{ 10,500 + 10,500 = 21,000 }

Chapter 8 Executive Housekeeping Operations

Issuing

Controlling the inventory of guestroom amenities and cleaning supplies starts by maintaining accurate
counts of the products in the main storeroom, followed by establishing strict issuing procedures to
regulate the flow of products from the main storeroom to the floor storage closets. Shortages of amenities
and cleaning supplies can result in incorrectly stocked guestrooms, guest inconvenience, and wasted
labor hours as room attendants search for supplies they need to do their job.

Tracking

Consumption of guestroom amenities and cleaning supplies should be tracked using some type
of checklist showing daily use by housekeeping staff, which is entered into a computerized tracking
system. This will reduce loss due to theft and provide an easy way for the executive housekeeper to
know exactly how much is used each day.

Sample Control Form for Issuing Guest Supplies


Guestroom Supplies Requisition
Par
stock

Reorder
Point

Bar soap

1 case

case

Tissue

1 case

case

Toilet paper

1 case

case

Shower caps

100

50

Pens

1 box

box

Memo pads

2 pkgs

1 pkgs

Pencils

1 box

box

Do Not Disturb signs

30

15

Glasses

1 case

case

Room folders

30

15

Wastebaskets

Item

Requisition
(same as Par)

Cost of Item
Requisition

Chapter 8 Executive Housekeeping Operations

137

Section

8.7

Linen Inventory
O

ne par of any linen type is not enough for an efficient operation. Linen supplies need to be able to
outfit all guestrooms over a period of days. In order to establish a par number for linens, you must
consider three things: the laundry cycle, replacement linens, and emergency situations. The laundry
cycle is the most important factor in determining linen pars. At any given time, large amounts of linen
are moving between guestrooms and the laundry which means that housekeeping should maintain
three par of linens.

The Laundry Cycle

Many use this simple laundry cycle rhyme to remember the three pars:
Clean and Used
on the Bed
Todayclean
linens from
closet placed
on beds today
(one par)

Dirty and Being


Laundered Today
yesterdays dirty
linens which are
being laundered
today (second
par)

Clean and Ready for Use Tomorrow


linens washed yesterday returning
from the laundry to the linen closet
(third par)

The executive housekeeper needs to make sure the laundry manager is maintaining an accurate
daily count of all linens from when they are sent to laundry to when they are returned to the storage
closet. This allows for shortages to be spotted and prevents excessive amounts of linens being stocked
unnecessarily.

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Chapter 8 Executive Housekeeping Operations

Linen Storage

Linen storage rooms must be kept locked at all times with access limited
to designated employees. All linens returning from the laundry need to
rest in storage for at least 24 hours. This will increase the life of the linens
by giving the fabric a chance to relax, allowing the wrinkles to smooth
out before the next use. Also, linen storage closets should be relatively
free of humidity, have adequate ventilation, and contain shelving that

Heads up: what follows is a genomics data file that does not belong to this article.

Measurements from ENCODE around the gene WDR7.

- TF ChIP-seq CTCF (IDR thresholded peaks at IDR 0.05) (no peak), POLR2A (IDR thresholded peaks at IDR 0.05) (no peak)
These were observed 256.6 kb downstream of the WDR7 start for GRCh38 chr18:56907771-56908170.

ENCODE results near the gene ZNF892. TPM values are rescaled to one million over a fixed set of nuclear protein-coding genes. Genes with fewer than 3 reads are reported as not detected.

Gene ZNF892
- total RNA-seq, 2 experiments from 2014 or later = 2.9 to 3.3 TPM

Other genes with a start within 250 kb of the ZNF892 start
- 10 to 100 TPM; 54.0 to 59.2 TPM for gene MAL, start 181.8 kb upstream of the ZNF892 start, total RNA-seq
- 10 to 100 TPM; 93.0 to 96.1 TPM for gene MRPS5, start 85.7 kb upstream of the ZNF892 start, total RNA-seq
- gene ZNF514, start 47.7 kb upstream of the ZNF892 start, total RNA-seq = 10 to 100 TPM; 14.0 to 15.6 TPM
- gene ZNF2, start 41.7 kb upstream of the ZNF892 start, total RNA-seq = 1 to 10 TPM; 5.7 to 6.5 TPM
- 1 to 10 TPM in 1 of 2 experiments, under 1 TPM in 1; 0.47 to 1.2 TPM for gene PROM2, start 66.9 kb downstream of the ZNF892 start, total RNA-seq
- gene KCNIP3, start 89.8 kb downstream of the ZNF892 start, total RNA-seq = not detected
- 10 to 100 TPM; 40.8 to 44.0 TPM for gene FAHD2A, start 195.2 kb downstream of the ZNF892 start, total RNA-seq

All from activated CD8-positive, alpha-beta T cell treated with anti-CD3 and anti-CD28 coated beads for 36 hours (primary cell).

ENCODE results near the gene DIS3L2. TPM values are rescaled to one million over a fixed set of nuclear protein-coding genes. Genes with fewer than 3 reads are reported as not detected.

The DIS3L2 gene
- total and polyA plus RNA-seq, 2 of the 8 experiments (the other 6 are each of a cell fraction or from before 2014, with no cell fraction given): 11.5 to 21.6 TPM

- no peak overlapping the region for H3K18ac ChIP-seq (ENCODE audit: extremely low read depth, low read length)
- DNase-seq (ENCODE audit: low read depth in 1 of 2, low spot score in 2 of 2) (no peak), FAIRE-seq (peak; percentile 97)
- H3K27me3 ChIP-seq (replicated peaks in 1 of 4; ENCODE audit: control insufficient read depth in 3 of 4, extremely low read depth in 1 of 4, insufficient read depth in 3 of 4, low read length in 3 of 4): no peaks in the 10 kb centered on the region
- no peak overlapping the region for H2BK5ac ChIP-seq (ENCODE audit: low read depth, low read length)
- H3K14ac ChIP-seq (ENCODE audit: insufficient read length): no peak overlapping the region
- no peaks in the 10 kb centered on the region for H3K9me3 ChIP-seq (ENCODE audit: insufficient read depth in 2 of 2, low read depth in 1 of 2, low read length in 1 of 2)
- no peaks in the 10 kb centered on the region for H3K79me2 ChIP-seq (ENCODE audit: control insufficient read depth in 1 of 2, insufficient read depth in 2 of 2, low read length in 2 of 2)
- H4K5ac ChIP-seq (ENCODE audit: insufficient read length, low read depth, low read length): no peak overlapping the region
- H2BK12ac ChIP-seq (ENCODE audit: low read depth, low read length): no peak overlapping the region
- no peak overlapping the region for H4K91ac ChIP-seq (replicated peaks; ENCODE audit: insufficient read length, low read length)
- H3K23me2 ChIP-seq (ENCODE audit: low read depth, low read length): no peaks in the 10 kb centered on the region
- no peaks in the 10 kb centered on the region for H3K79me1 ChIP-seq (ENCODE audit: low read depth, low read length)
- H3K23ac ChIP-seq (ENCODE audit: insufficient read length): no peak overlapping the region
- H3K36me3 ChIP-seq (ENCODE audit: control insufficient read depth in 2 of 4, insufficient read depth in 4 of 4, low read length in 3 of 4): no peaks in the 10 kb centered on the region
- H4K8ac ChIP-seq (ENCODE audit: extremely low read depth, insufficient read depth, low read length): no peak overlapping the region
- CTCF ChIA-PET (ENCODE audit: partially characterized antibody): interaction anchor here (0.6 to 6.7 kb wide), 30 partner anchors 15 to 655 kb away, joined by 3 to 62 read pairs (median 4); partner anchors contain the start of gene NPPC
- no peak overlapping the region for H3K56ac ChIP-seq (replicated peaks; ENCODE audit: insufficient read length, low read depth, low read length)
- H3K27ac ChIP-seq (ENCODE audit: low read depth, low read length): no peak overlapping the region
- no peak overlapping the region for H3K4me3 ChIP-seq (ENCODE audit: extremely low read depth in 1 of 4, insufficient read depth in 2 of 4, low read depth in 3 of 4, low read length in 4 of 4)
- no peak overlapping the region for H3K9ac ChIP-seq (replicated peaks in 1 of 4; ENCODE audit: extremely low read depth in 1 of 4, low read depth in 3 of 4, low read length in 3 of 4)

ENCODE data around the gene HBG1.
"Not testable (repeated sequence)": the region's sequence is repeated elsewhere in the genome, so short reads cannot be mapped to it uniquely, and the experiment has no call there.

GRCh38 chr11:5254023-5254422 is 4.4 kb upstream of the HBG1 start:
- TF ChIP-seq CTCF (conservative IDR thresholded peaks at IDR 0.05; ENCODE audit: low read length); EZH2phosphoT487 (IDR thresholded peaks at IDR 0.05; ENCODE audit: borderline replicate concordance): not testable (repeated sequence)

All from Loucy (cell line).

prevents damage from occurring to the fabrics. Linens are to be organized
by linen type to cut down on the amount of time required to load the
housekeeping carts and to make it easier to take a physical inventory.

Terms

you
should know
Floor Parthe amount of
each type of linen that is
required to outfit all rooms
serviced on a particular floor.

Issuing Linens

An effective method for controlling linen is to maintain floor par for


all floor storage closets. The executive housekeepers should establish
and post linen floor pars in each linen closet for use by the employee
responsible for restocking the shelves each day.
The executive housekeeper can use the occupancy report to create a
linen distribution list that indicates how much linen is needed in each
floor linen closet to bring the numbers up to par levels for the next day.
Typically, restocking occurs at the beginning of the evening shift. A
member of the housekeeping staff restocks the floor linen closets with
the linen returning from the laundry.
Sample Master Linen Inventory Control Chart
Location Name:
Location Number:
PART I
1. Item
2. Last Inventory Date ( )
3. New Record
4. Subtotal 2 + 3
5. Recorded Discards
6. TOTAL 4 5
PART II
7. Storage Room
8. Storage Room
9. Storage Room
10. Linen Room
11. Laundry
12. On Carts
13. In Rooms
14. On Rollaways, Cribs, etc.
TOTAL ON HAND
15. Add 7 Through 14
PART III
16. Losses 6 15
17. Par Stock ______Turns
18. Amount Needed 17 15
19. On Order
20. Need to Order 18 19

GMs Initials:

Pillow Case

Top Sheet

Prepared by:
Inventory Date:
Fitted Sheet Bath Towel

Bath Mat

Face Cloth

Chapter 8 Executive Housekeeping Operations

139

Section

8.8

Housekeeping Green Practices


Terms

you
should know
Going Greena term used
to describe the process of
making decisions about how
to conduct business and
provide services to hotel
guests while taking into
consideration the impact
those decisions will have on
the environment.

Sustainable Green
Practicesthe concept of
taking into consideration the
impact business decisions
and practices have on the
environment, then finding
and implementing methods,